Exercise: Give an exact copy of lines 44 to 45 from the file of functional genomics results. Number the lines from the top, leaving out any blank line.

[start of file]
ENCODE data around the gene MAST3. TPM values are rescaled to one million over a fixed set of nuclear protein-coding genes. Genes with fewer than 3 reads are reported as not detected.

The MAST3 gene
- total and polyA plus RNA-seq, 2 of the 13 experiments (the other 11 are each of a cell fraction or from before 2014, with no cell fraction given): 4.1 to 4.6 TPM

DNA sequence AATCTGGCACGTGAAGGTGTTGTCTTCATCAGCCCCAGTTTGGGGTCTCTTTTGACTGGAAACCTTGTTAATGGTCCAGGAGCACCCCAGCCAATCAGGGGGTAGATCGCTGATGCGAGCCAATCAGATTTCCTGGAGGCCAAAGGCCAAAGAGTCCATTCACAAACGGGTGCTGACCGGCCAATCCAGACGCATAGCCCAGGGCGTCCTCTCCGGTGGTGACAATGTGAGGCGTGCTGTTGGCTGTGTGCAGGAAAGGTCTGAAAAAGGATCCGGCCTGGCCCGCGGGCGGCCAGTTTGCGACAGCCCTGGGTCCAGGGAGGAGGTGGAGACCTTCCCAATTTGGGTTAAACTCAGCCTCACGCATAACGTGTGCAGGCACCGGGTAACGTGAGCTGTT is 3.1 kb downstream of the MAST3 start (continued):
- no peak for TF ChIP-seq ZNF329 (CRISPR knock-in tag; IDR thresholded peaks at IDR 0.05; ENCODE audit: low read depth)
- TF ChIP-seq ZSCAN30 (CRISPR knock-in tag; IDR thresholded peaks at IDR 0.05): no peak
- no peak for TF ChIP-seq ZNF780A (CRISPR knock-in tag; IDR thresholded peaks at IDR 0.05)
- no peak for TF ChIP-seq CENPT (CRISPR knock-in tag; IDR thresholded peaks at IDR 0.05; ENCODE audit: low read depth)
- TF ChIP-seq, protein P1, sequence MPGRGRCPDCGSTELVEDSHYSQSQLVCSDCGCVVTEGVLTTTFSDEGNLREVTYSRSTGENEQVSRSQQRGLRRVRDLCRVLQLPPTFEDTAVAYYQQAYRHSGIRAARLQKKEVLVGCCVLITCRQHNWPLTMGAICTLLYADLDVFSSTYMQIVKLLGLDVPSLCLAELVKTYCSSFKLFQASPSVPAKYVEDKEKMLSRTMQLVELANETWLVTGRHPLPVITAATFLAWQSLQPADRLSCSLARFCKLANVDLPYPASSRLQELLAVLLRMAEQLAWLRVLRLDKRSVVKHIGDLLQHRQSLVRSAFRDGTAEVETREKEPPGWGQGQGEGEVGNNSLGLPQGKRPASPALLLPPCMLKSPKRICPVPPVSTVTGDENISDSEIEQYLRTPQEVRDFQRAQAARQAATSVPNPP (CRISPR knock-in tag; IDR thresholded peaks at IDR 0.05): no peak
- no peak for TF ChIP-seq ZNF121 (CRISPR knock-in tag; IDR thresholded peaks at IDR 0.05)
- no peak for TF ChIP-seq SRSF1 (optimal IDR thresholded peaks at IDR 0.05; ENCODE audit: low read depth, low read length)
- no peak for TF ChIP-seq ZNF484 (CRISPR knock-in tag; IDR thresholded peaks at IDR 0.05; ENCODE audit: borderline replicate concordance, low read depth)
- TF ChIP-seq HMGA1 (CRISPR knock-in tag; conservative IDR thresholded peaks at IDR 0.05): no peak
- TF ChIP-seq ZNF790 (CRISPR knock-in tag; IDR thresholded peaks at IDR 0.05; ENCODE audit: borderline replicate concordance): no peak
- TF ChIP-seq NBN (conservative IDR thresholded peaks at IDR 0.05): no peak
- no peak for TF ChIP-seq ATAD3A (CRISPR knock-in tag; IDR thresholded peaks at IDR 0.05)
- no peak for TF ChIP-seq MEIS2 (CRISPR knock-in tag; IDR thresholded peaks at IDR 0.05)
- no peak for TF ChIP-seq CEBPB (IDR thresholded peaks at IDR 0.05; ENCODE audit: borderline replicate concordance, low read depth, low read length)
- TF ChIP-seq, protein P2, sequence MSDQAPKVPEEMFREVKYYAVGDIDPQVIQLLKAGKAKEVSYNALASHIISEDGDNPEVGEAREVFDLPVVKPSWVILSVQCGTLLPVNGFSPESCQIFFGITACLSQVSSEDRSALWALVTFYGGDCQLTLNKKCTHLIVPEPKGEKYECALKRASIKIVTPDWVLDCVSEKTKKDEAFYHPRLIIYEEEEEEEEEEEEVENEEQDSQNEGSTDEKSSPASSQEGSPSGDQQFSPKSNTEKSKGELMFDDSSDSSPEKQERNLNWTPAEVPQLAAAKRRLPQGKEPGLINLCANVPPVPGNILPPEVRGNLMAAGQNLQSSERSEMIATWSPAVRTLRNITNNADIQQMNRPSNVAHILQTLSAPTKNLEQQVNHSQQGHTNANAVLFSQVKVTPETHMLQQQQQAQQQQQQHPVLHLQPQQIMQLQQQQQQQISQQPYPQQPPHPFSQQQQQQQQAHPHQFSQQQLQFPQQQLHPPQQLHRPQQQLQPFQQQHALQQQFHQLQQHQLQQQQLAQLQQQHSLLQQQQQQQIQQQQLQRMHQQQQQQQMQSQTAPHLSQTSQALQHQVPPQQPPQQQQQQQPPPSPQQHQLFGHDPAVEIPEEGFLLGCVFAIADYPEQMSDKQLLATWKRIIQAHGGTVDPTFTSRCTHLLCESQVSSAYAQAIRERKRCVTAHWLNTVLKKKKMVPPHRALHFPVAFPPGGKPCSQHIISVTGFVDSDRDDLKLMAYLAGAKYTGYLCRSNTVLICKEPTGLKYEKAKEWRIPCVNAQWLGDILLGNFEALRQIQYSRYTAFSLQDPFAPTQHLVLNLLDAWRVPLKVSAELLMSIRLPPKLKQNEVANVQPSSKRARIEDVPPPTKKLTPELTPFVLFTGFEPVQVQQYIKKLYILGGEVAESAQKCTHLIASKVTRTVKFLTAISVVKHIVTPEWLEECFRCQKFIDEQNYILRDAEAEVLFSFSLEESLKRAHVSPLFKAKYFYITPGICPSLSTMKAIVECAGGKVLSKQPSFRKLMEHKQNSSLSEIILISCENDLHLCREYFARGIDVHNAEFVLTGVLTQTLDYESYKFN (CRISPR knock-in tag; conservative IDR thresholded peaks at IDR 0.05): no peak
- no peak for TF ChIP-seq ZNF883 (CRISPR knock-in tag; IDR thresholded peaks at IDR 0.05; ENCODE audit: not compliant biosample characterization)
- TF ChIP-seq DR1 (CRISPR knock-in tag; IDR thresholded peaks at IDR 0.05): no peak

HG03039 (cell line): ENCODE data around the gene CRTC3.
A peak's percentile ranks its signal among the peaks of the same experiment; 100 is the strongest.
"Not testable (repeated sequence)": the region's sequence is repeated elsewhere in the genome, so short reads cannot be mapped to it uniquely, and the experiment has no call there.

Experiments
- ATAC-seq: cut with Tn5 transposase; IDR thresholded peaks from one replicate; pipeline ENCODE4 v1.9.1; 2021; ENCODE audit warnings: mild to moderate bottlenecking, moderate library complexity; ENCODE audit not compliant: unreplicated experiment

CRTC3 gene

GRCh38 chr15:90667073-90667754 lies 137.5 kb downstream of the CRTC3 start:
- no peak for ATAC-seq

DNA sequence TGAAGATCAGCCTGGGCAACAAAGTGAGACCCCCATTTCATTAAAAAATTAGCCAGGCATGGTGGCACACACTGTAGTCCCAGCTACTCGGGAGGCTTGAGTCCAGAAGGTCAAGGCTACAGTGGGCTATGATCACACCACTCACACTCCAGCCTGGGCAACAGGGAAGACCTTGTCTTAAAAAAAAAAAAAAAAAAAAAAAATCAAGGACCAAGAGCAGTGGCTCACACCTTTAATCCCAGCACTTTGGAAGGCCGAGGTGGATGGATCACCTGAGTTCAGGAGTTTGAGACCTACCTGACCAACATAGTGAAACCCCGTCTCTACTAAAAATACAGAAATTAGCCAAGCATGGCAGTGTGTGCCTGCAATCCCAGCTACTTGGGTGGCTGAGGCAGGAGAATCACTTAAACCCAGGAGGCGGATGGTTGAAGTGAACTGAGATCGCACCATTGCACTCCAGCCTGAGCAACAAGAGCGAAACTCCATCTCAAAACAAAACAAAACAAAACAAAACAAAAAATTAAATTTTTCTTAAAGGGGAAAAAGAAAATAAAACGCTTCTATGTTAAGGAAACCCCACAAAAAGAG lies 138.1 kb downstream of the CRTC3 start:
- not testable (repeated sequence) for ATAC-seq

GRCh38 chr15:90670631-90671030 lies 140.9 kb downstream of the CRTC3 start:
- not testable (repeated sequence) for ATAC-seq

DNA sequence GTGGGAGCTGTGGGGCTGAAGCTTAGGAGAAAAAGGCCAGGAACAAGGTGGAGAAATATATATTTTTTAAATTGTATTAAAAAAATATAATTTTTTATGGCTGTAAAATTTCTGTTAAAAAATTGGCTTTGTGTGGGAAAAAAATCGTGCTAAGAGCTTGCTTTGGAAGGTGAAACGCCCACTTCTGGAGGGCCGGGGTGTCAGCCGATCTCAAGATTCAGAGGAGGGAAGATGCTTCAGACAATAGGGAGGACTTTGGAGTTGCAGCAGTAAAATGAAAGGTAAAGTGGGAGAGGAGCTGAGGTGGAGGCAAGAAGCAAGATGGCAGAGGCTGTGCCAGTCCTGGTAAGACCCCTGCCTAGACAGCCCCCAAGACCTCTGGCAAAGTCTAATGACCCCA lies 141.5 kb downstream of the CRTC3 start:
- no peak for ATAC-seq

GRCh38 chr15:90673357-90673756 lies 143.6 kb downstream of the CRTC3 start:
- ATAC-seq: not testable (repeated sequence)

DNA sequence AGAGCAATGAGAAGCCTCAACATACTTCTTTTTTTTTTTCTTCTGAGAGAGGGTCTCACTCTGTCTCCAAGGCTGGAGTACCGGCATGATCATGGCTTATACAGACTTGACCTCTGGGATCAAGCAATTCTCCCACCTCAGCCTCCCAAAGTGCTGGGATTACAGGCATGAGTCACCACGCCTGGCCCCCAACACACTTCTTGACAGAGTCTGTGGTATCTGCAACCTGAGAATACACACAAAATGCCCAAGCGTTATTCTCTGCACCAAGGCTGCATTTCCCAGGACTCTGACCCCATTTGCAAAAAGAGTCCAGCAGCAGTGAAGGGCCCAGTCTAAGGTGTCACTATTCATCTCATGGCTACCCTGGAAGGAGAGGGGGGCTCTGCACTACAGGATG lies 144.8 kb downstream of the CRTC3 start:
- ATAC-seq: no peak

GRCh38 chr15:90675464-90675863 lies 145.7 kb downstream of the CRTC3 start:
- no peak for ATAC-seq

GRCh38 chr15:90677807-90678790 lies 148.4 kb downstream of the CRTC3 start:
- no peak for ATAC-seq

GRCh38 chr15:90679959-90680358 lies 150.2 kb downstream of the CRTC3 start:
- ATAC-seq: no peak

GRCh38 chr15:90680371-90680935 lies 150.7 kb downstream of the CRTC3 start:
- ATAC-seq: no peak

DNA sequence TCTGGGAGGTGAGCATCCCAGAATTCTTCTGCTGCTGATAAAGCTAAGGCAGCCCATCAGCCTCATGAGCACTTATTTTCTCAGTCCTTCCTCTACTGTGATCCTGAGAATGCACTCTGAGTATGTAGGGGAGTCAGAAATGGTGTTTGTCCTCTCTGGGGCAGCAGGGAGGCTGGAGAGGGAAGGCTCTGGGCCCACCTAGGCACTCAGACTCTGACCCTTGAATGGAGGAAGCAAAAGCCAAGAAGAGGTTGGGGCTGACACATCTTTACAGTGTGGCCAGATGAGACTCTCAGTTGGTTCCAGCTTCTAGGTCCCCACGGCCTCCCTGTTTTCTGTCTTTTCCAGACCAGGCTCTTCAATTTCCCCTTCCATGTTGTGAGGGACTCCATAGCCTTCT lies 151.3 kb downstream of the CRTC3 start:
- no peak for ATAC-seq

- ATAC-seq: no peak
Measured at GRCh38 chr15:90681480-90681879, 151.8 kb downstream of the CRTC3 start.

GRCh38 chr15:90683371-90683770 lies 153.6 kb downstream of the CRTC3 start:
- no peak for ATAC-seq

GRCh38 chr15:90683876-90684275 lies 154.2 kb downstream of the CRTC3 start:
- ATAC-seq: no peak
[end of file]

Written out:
GRCh38 chr15:90679959-90680358 lies 150.2 kb downstream of the CRTC3 start:
- ATAC-seq: no peak